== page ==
Published Oct 28, 2016It feels like just yesterday that Bay Area hardcore musician turned power-pop songwriter Tony Molina struck out solo for his breakout seven-inch Dissed and Dismissed, a record whose 12-minute run-time belied its endless playability and deep, unshakable catchiness. So it was quite a surprise when Molina lamented to us, over the phone from California's San Mateo County, that it took him "over four years" since then to finish his latest sonic concoction, the 11-minute Confront the Truth, out now on Slumberland.
The wait was worth it, though. Where Molina harnessed the power of Weezer and Dinosaur Jr. for Dissed and Dismissed, the eight-song Confront the Truth finds him tapping into the sound of his "life-long favourite band," the Beatles. Indeed, the Mellotron-laden "I Don't Want to Know" and "Hung Up on the Dream" sound sprung from the same rich soil that produced "Strawberry Fields Forever," while "See Me Fall" strongly evokes McCartney's unforgettable "Yesterday."
And yet the ever-humble Molina doubts he's got the prolificacy to make a career out of his talents: "That's not in the cards for me. It took me four years to do a fucking seven-inch, dude!"
Below, Molina explains to Exclaim! six of the reasons why Confront the Truth took so damn long.
Molina changed up his sound to reflect his old band, Ovens.
"For Confront the Truth, I just wanted to do something that was totally different than [Dissed and Dismissed]; I thought the last one was really one-dimensional. I don't really like it very much.
"I wanted to do something that was more in the style of my old band, Ovens, and Ovens had a lot of acoustic-based stuff. I wanted to get back to that, because I feel like ten years ago, we were touching on the same kind of stuff, but we were younger. It didn't occur to me to do any heavy songs this time around."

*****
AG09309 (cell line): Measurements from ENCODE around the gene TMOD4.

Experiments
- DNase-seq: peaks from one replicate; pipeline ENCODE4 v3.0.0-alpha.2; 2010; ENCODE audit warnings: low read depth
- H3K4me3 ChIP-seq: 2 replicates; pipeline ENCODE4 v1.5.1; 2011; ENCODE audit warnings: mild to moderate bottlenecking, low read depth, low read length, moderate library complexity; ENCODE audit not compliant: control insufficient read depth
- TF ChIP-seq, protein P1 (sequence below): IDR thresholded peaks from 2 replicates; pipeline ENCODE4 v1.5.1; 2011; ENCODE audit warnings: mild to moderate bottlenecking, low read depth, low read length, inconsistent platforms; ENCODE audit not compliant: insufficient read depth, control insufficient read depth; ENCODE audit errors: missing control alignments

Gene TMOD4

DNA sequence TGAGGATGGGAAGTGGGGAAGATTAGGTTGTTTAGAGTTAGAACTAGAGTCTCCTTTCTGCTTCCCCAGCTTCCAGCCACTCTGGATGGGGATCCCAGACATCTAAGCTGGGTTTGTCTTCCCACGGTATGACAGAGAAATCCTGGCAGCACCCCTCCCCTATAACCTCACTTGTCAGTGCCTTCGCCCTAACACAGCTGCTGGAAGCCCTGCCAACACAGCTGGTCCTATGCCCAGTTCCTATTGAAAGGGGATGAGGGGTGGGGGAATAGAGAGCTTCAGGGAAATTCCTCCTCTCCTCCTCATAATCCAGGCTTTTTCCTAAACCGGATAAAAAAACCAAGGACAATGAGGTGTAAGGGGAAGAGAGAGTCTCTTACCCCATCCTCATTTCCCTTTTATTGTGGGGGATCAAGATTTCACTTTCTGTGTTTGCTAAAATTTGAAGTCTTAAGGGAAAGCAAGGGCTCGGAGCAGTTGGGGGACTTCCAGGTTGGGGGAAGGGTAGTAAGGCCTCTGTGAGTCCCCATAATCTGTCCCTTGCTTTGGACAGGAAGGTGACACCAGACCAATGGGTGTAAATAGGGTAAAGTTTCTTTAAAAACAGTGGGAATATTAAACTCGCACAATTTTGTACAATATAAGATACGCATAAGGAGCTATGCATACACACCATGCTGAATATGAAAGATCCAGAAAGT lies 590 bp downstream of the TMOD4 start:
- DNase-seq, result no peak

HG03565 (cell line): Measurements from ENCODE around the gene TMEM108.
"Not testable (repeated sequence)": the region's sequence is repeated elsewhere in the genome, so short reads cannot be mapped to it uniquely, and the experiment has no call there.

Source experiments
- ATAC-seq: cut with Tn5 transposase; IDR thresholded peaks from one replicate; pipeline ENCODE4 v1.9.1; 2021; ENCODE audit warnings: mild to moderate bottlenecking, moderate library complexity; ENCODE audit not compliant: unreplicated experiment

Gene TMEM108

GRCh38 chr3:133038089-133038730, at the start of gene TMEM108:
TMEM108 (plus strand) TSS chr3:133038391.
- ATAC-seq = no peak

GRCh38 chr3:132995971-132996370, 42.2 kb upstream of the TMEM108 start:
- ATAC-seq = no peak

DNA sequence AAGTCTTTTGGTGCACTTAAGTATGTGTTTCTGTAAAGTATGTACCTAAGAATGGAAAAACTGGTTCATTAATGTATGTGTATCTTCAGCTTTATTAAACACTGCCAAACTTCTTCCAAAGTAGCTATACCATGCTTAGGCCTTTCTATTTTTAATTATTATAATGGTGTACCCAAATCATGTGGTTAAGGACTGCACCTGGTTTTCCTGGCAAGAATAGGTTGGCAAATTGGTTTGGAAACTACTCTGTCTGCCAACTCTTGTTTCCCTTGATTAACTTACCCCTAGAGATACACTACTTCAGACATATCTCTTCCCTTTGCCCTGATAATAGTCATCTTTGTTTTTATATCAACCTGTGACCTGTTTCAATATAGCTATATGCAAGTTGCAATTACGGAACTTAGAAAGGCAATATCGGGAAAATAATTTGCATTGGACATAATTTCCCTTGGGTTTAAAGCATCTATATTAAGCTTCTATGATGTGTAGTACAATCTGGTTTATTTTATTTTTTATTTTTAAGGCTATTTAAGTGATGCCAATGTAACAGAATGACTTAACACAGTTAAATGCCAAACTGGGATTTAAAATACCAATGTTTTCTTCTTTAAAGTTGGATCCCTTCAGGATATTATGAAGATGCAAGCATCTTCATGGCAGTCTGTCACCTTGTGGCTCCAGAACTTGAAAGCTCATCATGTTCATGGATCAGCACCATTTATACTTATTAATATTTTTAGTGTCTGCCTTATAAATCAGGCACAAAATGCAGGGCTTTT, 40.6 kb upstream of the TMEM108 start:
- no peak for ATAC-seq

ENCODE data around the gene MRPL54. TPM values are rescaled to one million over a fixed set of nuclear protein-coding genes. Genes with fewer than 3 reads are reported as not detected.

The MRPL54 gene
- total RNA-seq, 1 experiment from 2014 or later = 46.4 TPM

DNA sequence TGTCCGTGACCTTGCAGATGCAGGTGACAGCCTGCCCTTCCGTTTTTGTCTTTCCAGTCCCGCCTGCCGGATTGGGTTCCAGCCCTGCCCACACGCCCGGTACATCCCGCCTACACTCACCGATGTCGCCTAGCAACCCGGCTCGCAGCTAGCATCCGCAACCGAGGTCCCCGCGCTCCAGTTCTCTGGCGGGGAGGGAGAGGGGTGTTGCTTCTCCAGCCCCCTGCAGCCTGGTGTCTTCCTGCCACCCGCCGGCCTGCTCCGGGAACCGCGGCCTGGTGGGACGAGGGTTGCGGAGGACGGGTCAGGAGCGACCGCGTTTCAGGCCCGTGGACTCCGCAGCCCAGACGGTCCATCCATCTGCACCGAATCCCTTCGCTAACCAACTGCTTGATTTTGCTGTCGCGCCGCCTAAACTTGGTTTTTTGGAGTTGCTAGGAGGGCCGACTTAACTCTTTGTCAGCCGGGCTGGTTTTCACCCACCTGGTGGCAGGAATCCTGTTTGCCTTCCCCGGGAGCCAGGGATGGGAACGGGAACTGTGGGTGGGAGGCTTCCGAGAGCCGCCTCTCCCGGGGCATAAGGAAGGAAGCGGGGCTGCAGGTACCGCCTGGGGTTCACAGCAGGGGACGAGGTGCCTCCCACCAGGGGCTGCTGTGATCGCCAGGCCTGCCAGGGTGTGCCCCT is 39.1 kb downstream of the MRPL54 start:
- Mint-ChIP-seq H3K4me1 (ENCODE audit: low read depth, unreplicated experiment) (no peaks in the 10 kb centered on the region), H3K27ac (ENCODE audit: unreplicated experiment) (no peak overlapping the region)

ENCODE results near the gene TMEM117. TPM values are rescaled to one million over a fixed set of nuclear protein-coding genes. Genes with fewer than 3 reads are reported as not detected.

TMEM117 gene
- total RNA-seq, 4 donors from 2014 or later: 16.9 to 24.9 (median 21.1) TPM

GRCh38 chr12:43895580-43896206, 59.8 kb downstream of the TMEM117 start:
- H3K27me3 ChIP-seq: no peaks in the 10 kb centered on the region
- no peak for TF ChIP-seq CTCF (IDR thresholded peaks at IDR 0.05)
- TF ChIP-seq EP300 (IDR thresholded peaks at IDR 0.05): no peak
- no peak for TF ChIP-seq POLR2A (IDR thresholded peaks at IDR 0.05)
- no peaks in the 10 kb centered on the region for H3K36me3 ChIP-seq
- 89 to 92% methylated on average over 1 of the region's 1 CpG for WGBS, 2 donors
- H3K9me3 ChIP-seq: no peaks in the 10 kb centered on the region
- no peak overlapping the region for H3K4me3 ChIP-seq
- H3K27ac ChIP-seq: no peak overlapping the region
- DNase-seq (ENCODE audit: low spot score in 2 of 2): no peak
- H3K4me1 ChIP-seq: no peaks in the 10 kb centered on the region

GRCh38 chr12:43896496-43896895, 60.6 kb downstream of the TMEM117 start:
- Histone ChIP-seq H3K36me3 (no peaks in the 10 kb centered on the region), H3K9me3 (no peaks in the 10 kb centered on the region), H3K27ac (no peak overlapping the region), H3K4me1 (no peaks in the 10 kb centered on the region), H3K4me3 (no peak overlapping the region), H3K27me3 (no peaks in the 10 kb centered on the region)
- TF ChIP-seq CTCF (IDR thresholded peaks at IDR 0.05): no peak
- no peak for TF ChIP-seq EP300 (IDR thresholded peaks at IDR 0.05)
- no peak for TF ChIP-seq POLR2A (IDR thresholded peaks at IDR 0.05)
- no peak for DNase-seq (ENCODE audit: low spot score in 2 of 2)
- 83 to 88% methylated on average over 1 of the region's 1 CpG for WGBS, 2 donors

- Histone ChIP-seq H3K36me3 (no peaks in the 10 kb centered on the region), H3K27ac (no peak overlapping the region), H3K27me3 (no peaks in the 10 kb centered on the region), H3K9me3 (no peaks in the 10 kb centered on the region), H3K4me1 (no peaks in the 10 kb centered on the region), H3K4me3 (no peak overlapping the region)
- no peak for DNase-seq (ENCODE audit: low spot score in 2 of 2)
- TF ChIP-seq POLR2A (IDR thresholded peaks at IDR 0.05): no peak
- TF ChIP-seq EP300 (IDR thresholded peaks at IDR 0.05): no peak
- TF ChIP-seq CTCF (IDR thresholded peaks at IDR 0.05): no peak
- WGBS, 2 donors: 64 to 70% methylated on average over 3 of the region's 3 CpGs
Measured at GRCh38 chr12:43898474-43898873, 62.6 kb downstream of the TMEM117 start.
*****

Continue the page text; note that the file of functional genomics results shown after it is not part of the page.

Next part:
Molina hates his voice.
"That's a huge part — I hate my voice, so it takes me forever to do vocals when I record stuff. The less vocal lines I have to do, the better. If I had to do multiple verses all the time, that would suck. It takes me forever to get my vocals done, even if it's one line."
He's his own harshest critic…
"Every song, I was like, 'Man, this sucks!' I dunno, it's really easy to think that something is bad. For this seven-inch, I sent the rough mixes to a bunch of friends of mine, and I was like, 'What do you think, should I do another record?' And they were like, 'Dude, this is tight!'
"I'm just really unsure. If I record something, either I do a demo or a studio thing, once I take it out of the studio, I don't know how to look at it any more. Know what I mean?"
…but his friends are, too. He sent them Confront the Truth songs and…
"Most of my friends hate it, so they're harsh critics. They're like, 'I don't like a single one of these.'"
Writing short songs is hard!
"I practice guitar a lot, and then the songs just kind of show up, you know? Some chords will happen and then I'll be like, 'Oh, okay!' I don't put a lot of effort into them at all.
"Writing short songs isn't easy, though, 'cause you have no room for filler, know what I mean? If you're gonna have a song that's really short, you have to make sure that all the parts count, [especially if] there are only one or two parts."
Writing for an audience increased the pressure.
"I've been doing the exact same bullshit for about 15 years now, and this is the first time I went to the studio knowing I was making something that someone was gonna buy. Dissed and Dismissed was a demo, dude! I didn't know that anyone was gonna put that out; all the Ovens stuff, I didn't know anyone was gonna put that out. Everything I've recorded was just going and recording without plans to put it out.
"This is the first time I had to be like, 'Okay, someone's gonna buy it.' No one put me under pressure, but I'm very not used to that. I don't think I'll ever be used to that. That's why it took me so long. That's stressful to think about."